The bottom line is that with an inclusive school has benefits for every child. You can also consider finding an inclusive school using the SWIFT network of schools.


Don’t Limit Us


The point of inclusive schooling is to prepare students for a more inclusive society., a small business founded and run by Megan Bomgaars, exemplifies what can happen when inclusion is the goal.

I recently came across this article from September on Studies Flag Potential Downside to Inclusion, By Carmen Constantinescu & Christina A. Samuels. As an advocate for inclusion, I am always trying to stay aware of the opposing viewpoints out there. I respect that not everyone has the same ideologies and philosophies, and I think discourse is a path that has and will continue to make our education system better. So, I decided to see what this article is really all about. Additionally, this article is not an opinion piece and has ties to research, so I wanted to see what sort of data support this headline.

That being said, I actually find this article quite hopeful. Although the piece lead with this:

In looking at a nationally representative sample of students, researchers have found that the young children who shared a classroom with pupils who have emotional and behavioral disabilities had more absences, lower math and reading scores in kindergarten and 1st grade, and were more likely to act out in the classroom or struggle with social skills.

The article then rounds itself out, quoting one of the biggest researchers in the field, Michael A. Gottfried, an associate professor of education at the University of California, Santa Barbara, saying:

Gottfried cautioned that the results are preliminary, and that future research should dig deeper into the issue, looking at factors such as the severity of a child’s disability, the backgrounds of students both with and without disabilities, the level of support available for teachers, and how inclusion is actually being implemented.

If policymakers and school officials just focus on exclusion, he said, “I think that readers are missing the point. The point is, here is a situation that we have and what systems of supports can improve outcomes for everyone?”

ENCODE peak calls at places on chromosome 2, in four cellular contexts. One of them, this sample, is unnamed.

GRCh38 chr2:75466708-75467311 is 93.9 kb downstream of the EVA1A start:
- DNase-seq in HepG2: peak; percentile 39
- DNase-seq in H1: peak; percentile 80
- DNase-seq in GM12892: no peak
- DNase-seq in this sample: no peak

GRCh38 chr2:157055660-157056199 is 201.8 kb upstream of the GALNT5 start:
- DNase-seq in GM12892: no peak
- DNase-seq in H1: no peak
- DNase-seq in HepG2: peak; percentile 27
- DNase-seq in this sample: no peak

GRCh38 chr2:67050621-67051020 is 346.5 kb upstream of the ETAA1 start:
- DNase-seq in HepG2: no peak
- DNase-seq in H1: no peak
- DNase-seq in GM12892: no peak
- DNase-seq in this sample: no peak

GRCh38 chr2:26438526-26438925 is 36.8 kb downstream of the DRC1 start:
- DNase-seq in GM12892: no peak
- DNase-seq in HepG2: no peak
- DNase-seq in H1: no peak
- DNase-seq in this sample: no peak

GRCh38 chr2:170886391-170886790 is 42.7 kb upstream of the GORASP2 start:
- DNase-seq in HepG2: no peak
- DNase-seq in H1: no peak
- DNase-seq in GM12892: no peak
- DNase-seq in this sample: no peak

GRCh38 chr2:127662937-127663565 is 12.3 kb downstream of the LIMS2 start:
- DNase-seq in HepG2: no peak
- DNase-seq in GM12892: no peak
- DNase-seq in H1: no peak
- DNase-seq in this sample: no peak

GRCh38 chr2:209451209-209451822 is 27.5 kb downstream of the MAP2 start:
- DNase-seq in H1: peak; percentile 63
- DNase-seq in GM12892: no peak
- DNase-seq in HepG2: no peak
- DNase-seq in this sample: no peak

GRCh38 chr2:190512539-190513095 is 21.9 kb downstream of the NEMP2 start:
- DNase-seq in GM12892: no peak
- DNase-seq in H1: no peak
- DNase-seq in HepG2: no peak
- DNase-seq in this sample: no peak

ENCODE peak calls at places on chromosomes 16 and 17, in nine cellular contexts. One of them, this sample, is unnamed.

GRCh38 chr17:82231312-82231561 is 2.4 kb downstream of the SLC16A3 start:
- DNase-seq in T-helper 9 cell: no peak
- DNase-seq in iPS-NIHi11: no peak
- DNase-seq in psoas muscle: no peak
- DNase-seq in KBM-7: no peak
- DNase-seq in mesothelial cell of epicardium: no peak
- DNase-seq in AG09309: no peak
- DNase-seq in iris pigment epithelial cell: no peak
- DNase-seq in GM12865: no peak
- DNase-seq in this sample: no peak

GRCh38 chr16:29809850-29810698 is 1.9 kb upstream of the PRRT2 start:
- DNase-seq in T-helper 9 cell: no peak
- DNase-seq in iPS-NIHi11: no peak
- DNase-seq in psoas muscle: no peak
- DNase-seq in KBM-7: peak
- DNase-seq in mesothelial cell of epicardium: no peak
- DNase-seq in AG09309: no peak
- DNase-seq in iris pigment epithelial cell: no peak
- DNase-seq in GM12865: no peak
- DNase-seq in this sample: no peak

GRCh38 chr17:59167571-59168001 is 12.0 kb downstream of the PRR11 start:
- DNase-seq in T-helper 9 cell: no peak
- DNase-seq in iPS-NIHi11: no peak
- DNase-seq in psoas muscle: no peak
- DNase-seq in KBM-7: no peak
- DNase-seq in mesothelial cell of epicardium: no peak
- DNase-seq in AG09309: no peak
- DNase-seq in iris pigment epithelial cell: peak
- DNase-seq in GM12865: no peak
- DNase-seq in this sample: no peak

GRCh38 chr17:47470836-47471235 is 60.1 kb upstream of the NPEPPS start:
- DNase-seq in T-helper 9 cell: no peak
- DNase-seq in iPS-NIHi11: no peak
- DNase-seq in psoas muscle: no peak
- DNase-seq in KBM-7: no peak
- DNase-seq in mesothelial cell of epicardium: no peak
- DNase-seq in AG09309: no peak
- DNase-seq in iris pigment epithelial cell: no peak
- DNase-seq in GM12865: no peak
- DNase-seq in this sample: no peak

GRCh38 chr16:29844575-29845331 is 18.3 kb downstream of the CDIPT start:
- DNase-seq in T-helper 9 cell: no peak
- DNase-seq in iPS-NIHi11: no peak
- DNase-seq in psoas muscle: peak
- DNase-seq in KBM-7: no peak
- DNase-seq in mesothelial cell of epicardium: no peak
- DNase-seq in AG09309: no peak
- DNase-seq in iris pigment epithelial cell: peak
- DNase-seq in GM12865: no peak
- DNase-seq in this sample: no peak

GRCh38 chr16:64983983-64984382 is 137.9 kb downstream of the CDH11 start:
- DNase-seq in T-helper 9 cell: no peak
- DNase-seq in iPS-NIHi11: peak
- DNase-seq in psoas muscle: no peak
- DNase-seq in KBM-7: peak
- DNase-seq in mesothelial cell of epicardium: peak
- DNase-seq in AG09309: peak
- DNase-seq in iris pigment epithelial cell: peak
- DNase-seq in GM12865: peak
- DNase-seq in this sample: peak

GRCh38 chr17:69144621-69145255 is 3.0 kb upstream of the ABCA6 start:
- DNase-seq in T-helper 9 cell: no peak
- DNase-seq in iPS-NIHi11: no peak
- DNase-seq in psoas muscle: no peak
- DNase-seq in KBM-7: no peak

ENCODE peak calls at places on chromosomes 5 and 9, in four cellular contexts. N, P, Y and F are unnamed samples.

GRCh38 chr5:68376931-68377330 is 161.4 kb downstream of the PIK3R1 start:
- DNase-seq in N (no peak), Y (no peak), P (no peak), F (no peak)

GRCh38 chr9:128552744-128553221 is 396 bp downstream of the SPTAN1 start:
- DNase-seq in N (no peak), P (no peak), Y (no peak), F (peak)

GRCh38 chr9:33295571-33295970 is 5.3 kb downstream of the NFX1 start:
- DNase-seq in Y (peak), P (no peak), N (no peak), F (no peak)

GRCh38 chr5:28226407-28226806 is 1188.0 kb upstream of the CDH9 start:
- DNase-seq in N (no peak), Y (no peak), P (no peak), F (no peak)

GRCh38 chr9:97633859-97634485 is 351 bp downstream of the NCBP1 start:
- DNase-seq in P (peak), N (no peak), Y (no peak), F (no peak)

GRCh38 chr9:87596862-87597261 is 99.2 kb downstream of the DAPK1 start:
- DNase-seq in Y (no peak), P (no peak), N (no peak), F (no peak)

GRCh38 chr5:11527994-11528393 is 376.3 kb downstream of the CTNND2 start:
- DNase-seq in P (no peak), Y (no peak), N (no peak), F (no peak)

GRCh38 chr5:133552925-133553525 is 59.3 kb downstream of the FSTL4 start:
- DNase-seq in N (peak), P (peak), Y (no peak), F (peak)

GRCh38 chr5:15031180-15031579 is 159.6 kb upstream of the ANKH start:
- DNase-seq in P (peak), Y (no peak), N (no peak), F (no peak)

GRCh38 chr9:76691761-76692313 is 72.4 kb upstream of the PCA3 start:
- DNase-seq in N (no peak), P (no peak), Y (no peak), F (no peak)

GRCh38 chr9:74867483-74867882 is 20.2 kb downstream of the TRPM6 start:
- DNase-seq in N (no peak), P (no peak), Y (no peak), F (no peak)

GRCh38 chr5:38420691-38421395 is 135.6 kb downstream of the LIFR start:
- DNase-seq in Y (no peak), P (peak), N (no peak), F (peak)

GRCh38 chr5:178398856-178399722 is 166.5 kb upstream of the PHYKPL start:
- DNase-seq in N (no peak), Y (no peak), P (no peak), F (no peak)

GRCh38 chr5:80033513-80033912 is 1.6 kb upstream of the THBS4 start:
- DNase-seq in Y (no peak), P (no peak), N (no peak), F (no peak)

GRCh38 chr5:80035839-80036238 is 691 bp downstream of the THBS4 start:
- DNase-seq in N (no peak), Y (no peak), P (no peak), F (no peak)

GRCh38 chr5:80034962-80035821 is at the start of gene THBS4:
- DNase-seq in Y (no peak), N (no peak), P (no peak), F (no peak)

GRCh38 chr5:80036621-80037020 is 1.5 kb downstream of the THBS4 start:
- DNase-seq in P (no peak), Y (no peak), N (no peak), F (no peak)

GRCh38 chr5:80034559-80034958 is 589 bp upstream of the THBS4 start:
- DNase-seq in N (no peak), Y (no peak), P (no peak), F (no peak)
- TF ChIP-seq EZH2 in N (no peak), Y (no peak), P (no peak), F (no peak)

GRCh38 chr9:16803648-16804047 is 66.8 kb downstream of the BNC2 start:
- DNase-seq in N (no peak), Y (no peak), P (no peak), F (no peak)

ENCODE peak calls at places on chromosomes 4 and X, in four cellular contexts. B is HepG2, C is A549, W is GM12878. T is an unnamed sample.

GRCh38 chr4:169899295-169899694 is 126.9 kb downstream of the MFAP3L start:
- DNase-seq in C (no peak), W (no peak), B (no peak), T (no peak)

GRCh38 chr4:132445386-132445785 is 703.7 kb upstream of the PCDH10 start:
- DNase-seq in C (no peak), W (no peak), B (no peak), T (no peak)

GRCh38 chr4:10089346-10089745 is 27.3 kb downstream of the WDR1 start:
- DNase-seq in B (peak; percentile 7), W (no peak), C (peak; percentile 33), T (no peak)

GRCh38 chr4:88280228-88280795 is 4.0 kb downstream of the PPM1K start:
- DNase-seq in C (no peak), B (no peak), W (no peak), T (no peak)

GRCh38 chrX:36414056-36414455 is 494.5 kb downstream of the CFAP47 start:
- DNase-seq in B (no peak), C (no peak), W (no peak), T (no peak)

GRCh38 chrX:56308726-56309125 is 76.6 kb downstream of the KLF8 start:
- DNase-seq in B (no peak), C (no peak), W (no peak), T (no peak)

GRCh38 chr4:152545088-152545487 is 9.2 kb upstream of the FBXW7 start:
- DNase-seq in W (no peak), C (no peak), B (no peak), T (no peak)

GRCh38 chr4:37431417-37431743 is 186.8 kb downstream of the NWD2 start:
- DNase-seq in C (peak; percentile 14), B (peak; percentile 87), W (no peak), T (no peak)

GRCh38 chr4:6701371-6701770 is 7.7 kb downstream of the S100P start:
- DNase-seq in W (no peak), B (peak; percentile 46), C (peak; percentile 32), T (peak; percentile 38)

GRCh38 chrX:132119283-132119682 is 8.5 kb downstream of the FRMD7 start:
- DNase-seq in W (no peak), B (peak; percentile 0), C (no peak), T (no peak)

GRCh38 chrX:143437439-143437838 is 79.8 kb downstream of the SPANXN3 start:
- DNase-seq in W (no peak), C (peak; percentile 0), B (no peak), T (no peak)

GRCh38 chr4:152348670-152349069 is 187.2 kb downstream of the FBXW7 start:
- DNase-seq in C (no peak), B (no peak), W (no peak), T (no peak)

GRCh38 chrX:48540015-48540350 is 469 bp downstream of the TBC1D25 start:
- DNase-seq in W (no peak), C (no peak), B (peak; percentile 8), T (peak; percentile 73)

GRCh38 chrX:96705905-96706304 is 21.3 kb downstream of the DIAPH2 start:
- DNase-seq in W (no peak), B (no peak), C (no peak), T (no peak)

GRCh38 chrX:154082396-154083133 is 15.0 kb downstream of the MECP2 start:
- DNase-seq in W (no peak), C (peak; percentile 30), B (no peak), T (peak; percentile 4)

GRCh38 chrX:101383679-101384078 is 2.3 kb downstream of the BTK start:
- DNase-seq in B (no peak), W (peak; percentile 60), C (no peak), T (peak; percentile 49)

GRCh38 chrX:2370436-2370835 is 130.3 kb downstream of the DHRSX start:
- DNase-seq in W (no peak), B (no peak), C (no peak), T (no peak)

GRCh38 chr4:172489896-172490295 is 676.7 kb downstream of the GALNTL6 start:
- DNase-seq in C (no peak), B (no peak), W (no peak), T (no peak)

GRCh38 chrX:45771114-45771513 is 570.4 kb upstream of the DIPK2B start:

I appreciate this idea. Anyone who has ever taught a student with emotional and behavioral disabilities will know that you want to be flexible in the educational program for the child, and you want to provide the most options you possibly can.

One very striking part of this article comes from a different researcher, Jason Fletcher, who talked about negative “spillover effects” of educating students with disabilities alongside their typically developing peers.

Fletcher found that the negative spillover effects were more “robust and larger for reading” and had more of an impact on African-American and Hispanic nondisabled students in low-income schools. Fletcher also reported that score gaps between Hispanic and white students were larger at the end of the school year in classrooms with students with emotional or behavioral disabilities than they were in demographically similar classrooms without such students. The same pattern held for the gaps between white and black students.

To me, this seems to point to a  much larger problem with schools generally struggling to meet the needs of many marginalized populations, not just students with disabilities, and that pointing to inclusion as a negative practice seems counter productive to Gottfried’s point of creating a system that can “improve outcomes for everyone.”  In an ideal world, we would be providing access and equity to all of our students, not perceiving that one group is being prioritized over another.

In the end, as the article speaks to, the problem may very well lie not in this idea of inclusion-which by the way is a philosophy and a practice but not a specific place or classroom-but rather with teacher preparation. As the article states, many teachers feel underprepared to take on the many different needs that will inevitably show up in any classroom, but especially an inclusive one. I think Megan Bomgaars says it best herself of what all students need from their teachers. 

The Third Teacher: Mindful Classroom Design at the Rise School